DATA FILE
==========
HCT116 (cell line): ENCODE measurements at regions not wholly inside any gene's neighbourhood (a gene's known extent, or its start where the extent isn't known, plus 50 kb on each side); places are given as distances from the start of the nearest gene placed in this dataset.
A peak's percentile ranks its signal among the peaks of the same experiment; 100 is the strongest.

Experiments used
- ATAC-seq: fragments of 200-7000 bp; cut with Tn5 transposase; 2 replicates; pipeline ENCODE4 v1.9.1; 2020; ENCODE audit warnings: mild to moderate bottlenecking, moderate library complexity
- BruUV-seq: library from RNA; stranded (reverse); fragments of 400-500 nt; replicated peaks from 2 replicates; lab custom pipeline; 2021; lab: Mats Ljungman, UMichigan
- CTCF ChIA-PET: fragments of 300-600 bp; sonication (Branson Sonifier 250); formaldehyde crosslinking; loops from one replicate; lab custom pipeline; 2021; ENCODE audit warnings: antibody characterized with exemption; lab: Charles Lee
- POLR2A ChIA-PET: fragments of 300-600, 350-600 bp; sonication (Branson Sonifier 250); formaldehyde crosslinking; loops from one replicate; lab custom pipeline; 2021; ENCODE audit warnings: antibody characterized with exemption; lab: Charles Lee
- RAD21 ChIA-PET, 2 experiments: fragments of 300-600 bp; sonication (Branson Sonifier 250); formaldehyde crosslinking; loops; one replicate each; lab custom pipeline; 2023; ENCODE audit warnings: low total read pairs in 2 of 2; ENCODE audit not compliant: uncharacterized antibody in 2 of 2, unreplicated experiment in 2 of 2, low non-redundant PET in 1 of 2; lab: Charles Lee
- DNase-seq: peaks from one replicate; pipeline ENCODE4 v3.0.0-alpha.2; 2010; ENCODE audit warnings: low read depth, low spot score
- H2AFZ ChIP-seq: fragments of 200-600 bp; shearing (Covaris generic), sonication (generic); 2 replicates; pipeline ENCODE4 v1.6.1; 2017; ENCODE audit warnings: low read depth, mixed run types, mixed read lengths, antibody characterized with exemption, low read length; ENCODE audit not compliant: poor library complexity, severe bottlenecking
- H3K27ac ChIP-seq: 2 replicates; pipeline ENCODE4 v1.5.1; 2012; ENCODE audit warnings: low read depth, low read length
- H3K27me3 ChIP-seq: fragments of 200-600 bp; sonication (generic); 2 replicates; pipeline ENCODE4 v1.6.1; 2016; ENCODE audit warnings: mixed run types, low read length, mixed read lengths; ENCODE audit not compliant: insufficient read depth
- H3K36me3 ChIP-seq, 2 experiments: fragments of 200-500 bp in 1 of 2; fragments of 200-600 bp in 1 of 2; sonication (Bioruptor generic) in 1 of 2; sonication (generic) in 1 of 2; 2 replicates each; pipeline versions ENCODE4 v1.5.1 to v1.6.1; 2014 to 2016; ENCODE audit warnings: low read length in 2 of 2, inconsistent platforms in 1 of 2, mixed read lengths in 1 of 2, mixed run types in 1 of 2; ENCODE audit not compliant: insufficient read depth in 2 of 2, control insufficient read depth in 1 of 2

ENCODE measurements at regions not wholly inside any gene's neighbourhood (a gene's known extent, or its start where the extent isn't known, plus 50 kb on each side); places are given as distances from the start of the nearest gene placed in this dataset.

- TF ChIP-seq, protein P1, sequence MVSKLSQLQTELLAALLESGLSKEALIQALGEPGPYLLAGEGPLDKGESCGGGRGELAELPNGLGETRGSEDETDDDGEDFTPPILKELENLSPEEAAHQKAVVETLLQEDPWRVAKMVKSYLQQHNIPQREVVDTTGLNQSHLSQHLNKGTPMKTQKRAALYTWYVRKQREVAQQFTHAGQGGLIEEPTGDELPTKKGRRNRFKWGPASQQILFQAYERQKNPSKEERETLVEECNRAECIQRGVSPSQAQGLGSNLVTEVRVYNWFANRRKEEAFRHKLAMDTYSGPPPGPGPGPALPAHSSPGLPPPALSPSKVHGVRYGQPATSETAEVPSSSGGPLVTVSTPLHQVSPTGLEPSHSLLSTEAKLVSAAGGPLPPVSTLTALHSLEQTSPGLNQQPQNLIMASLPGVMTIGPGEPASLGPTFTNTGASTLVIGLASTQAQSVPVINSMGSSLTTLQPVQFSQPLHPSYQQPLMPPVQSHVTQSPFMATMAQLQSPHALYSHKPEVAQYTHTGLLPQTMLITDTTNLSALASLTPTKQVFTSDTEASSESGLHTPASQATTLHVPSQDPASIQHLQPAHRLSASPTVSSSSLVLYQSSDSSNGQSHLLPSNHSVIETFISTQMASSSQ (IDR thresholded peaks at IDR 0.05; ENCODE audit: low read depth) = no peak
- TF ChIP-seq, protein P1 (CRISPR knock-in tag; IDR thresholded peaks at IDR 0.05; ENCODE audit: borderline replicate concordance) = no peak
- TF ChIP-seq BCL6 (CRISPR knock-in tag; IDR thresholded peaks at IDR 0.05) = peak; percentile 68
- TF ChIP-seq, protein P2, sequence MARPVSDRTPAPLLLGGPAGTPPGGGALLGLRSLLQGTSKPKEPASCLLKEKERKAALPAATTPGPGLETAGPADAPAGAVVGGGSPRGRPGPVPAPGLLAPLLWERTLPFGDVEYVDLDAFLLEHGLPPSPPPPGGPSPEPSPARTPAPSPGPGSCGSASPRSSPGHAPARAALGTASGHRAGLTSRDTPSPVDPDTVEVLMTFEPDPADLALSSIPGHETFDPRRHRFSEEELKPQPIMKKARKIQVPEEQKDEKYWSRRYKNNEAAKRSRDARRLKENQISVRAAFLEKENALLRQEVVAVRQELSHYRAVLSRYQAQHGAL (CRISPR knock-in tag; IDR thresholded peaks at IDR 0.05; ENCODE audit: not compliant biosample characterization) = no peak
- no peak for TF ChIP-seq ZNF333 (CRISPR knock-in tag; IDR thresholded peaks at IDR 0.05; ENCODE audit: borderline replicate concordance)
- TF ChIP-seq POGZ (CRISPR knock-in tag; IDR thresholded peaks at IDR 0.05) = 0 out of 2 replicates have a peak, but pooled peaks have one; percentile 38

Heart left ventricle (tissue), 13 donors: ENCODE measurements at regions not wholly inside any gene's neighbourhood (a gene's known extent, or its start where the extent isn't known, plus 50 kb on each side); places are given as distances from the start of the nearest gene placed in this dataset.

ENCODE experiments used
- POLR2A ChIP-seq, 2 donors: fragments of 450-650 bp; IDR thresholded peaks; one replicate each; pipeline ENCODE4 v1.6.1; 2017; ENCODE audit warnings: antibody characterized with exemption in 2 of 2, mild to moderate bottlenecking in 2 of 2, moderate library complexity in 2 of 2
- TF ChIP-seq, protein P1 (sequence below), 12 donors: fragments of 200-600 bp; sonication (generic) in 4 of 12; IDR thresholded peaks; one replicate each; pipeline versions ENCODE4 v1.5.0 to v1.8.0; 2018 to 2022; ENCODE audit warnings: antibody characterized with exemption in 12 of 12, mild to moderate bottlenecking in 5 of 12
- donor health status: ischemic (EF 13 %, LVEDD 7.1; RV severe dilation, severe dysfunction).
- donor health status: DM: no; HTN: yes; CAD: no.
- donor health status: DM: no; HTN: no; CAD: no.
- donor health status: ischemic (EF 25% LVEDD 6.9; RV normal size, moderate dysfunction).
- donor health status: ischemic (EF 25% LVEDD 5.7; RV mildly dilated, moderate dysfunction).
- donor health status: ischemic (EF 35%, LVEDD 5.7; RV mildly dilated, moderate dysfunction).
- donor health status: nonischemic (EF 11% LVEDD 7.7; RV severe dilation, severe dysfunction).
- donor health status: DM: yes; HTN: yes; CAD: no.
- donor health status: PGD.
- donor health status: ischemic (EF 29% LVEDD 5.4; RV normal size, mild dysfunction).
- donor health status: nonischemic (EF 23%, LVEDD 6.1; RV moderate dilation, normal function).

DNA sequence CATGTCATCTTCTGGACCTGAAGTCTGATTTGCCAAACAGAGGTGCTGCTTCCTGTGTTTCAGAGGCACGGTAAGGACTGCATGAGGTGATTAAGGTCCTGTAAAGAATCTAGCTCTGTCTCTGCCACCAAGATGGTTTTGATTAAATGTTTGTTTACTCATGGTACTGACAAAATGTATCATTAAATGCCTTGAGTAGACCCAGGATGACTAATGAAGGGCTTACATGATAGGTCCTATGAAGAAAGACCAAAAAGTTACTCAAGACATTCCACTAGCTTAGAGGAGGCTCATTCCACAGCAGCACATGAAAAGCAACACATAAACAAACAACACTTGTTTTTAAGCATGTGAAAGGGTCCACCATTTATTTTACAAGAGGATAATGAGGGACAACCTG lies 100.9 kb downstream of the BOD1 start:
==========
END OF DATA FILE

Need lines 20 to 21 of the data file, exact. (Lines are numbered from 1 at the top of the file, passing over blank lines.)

- TF ChIP-seq POGZ (CRISPR knock-in tag; IDR thresholded peaks at IDR 0.05) = 0 out of 2 replicates have a peak, but pooled peaks have one; percentile 38

Heart left ventricle (tissue), 13 donors: ENCODE measurements at regions not wholly inside any gene's neighbourhood (a gene's known extent, or its start where the extent isn't known, plus 50 kb on each side); places are given as distances from the start of the nearest gene placed in this dataset.